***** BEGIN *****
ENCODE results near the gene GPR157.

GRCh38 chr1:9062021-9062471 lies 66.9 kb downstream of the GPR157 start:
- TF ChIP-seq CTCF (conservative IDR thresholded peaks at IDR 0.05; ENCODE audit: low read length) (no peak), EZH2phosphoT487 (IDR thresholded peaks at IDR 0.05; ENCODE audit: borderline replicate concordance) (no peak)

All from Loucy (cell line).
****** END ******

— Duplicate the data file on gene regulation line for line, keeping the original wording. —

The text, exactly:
ENCODE results near the gene GPR157.

GRCh38 chr1:9062021-9062471 lies 66.9 kb downstream of the GPR157 start:
- TF ChIP-seq CTCF (conservative IDR thresholded peaks at IDR 0.05; ENCODE audit: low read length) (no peak), EZH2phosphoT487 (IDR thresholded peaks at IDR 0.05; ENCODE audit: borderline replicate concordance) (no peak)

All from Loucy (cell line).